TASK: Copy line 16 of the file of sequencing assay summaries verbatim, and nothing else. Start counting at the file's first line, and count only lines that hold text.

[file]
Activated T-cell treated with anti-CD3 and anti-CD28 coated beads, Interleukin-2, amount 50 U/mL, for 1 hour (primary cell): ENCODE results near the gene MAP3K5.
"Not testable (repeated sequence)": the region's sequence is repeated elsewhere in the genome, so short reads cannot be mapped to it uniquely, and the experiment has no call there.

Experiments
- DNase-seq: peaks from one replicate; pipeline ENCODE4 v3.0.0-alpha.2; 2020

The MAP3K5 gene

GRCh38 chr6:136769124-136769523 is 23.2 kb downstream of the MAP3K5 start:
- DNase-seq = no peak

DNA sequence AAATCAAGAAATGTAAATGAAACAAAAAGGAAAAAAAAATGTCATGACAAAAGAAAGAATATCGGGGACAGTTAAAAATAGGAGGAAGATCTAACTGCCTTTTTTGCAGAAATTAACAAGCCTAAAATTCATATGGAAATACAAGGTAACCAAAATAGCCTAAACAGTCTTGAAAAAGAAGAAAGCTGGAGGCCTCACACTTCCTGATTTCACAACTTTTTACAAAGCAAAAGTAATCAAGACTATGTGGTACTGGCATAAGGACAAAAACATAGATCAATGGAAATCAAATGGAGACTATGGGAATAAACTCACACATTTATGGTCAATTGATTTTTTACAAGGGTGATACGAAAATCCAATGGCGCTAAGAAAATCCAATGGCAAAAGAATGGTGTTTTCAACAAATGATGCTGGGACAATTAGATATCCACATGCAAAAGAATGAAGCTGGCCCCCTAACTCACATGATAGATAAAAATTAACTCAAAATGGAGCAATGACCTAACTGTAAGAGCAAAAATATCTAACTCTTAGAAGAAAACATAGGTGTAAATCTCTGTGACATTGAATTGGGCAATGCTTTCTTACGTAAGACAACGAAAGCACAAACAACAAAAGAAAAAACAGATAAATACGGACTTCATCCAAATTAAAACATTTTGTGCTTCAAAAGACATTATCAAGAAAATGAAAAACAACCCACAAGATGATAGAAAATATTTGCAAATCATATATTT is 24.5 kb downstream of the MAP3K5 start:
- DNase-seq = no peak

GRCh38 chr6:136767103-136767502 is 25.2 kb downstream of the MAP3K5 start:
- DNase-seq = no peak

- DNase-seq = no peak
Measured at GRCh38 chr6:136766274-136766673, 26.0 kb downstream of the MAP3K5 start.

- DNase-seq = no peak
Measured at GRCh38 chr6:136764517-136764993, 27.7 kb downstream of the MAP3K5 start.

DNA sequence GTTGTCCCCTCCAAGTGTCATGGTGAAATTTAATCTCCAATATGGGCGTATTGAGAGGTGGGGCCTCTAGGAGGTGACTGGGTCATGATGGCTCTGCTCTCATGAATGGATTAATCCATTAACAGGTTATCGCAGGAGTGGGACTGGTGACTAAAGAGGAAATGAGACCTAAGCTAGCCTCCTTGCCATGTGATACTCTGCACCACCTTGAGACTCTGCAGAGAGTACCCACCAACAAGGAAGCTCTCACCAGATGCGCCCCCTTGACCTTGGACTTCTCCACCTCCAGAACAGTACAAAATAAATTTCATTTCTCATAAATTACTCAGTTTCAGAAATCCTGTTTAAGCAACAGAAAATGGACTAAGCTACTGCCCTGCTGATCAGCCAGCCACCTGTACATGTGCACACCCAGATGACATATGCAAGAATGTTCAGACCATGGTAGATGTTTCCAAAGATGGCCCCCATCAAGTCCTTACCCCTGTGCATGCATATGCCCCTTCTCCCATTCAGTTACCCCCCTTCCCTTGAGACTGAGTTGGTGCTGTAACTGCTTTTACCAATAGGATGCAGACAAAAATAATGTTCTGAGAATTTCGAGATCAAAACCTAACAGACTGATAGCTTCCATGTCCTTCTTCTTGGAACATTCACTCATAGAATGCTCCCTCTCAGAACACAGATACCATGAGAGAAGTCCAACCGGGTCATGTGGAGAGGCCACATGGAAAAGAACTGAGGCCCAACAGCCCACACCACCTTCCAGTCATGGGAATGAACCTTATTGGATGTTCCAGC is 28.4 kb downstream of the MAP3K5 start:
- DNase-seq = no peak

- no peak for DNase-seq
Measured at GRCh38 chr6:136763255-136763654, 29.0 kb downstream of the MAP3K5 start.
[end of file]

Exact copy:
DNA sequence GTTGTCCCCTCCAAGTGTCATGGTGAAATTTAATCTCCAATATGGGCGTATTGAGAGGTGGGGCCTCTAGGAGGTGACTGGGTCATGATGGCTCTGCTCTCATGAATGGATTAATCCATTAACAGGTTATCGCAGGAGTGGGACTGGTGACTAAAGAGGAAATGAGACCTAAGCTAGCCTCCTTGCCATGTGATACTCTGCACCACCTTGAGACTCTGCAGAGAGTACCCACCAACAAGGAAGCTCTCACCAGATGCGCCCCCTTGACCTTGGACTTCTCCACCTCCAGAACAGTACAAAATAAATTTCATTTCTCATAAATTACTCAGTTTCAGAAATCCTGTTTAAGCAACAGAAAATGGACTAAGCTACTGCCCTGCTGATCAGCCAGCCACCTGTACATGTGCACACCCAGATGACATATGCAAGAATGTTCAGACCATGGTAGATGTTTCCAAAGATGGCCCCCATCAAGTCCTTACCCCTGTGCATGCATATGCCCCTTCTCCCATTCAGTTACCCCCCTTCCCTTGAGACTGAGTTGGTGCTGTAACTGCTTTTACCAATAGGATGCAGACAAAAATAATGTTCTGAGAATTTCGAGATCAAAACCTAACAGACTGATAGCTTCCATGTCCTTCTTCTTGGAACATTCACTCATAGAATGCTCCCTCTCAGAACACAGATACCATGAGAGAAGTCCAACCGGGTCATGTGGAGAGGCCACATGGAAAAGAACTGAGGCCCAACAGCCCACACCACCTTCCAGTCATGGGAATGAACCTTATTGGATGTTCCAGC is 28.4 kb downstream of the MAP3K5 start: